While Bowe Bergdahl was still in captivity, the United States knew he had tried to escape twice and that after each try his captors increased security around him.
Now, Defense Department officials debriefing him in Germany about his five years in captivity are finding out the conditions were harsher than they thought.
Although he was able to walk under his own power on the day of his release, a medical analysis of a proof-of-life video the United States received in January found that he spoke with a stutter, cradled an arm as if it were injured and had lost weight. Overall, medical experts assessed him as being in "declining" health.
It was a far cry from the young man who had been considered a good soldier by both his buddies and his superiors up until the day of his disappearance in 2009.
The officer who investigated Bergdahl's disappearance interviewed many of the same soldiers who are now calling him a deserter. They described him as always on time, dressed in proper uniform and courteous, a little quirky "but not freaky."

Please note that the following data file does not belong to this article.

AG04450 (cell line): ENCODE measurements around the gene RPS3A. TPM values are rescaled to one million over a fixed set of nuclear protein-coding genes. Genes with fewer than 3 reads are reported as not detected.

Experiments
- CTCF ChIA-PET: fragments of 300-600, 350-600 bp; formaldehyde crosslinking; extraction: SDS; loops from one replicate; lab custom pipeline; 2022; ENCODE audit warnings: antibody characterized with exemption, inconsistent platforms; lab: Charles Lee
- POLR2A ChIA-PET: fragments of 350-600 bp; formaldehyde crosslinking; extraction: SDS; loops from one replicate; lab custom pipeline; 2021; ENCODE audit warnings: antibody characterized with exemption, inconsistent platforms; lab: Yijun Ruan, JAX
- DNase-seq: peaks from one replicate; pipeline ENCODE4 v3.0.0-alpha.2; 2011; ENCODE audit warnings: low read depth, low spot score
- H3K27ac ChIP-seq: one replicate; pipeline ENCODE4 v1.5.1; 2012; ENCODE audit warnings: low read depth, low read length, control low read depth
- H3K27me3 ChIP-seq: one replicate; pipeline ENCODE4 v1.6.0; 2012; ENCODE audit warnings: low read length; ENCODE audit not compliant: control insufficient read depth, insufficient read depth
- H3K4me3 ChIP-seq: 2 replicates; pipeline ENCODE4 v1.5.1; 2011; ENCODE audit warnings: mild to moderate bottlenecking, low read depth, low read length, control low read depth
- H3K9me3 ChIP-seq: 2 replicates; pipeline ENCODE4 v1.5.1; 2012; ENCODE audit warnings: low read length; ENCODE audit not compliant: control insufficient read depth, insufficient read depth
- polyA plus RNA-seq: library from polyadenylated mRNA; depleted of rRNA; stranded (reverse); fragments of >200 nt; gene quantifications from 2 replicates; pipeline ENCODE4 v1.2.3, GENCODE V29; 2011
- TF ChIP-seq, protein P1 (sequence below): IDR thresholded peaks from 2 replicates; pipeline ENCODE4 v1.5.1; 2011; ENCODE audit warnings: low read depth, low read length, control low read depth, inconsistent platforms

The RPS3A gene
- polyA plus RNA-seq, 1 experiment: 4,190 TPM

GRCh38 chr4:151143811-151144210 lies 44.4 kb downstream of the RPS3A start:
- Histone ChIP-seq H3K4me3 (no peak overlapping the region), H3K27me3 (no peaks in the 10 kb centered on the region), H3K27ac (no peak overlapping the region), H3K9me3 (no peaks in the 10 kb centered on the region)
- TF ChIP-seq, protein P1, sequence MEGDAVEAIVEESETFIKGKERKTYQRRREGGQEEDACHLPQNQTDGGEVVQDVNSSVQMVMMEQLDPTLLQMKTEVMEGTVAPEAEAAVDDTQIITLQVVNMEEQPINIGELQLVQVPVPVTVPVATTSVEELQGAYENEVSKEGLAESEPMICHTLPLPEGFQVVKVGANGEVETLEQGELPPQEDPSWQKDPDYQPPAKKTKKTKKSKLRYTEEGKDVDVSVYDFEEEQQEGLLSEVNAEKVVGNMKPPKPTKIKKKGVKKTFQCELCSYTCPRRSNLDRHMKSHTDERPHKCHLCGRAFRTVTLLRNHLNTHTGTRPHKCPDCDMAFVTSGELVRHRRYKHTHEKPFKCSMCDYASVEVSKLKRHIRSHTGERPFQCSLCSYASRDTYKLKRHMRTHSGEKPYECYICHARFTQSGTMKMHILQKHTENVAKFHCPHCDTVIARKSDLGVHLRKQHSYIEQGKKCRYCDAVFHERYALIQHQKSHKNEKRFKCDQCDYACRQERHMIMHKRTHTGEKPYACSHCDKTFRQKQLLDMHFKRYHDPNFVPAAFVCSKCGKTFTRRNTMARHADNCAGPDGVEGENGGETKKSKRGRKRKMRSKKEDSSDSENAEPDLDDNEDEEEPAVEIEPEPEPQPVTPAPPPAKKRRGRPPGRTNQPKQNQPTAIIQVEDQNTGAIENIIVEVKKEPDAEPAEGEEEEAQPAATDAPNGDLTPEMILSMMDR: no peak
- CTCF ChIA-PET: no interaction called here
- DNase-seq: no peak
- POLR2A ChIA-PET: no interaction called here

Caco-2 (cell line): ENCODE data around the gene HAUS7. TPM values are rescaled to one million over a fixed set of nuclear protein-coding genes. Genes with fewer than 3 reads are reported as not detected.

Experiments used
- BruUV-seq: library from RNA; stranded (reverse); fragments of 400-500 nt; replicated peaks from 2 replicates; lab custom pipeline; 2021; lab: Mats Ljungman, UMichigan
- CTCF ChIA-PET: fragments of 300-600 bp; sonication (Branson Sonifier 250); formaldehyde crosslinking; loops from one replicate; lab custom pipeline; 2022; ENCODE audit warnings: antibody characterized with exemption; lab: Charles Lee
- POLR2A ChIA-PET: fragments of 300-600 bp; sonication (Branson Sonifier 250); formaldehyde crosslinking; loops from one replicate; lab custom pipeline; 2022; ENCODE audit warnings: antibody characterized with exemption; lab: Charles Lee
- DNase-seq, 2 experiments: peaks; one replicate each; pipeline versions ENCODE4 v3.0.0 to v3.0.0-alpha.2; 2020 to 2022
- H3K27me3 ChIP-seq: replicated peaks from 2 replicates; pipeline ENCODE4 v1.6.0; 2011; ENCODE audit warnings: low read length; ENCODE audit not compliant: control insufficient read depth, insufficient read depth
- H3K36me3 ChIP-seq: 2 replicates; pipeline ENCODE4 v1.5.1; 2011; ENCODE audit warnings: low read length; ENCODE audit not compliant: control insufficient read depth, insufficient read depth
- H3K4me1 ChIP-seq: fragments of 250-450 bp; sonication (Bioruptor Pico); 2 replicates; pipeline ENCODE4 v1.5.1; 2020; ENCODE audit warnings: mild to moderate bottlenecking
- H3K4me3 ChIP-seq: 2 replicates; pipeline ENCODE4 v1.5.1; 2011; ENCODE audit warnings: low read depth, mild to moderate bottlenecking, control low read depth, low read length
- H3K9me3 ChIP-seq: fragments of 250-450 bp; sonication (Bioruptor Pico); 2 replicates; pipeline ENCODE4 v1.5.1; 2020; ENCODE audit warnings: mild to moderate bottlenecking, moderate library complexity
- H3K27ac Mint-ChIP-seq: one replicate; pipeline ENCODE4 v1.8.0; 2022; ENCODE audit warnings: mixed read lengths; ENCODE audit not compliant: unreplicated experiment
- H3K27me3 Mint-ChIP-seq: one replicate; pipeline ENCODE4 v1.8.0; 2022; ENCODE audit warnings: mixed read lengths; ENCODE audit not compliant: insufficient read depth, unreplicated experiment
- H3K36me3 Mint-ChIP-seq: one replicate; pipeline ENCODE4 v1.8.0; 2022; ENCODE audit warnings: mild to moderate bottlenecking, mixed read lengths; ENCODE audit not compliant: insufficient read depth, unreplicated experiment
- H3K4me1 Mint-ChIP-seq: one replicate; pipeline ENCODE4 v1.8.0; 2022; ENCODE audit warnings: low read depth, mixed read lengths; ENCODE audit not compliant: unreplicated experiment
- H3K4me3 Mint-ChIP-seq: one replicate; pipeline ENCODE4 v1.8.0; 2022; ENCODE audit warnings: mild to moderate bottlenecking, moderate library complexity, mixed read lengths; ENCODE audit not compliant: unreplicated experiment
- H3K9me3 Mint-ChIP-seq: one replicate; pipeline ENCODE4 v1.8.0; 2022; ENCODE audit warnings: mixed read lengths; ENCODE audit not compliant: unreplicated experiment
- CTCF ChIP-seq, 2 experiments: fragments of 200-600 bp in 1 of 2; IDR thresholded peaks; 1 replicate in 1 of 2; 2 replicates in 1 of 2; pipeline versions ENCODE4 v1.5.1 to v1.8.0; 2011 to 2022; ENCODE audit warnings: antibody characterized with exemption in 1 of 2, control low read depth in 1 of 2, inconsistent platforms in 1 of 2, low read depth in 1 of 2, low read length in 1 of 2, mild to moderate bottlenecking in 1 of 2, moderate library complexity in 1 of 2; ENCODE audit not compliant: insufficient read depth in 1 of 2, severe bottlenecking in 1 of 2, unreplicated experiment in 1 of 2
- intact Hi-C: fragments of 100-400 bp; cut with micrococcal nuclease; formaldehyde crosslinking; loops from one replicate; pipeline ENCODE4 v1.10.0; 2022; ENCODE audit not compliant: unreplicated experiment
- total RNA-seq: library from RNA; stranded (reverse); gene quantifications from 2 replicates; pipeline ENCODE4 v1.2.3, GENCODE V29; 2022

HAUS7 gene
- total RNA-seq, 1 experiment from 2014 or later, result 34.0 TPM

Although Bergdahl had sneaked off the outpost once before, his superiors never found out and his buddies thought it was neat he had gotten away with it.
The investigating officer could not reach any definite conclusions about what Bergdahl was thinking when he disappeared for good, but he speculated that the good soldier was simply "bored" with the routine of standing guard.
The investigating officer also found evidence of a poorly run unit. For instance, there was inconsistent accounting for sensitive equipment such as night-vision goggles.
He also found gaps in the perimeter set up to guard the outpost, gaps which Bergdahl took advantage of on the night of his disappearance.
As part of the homecoming process, Bergdahl would have been assigned a legal counsel to protect him from incrimination himself while undergoing debriefings.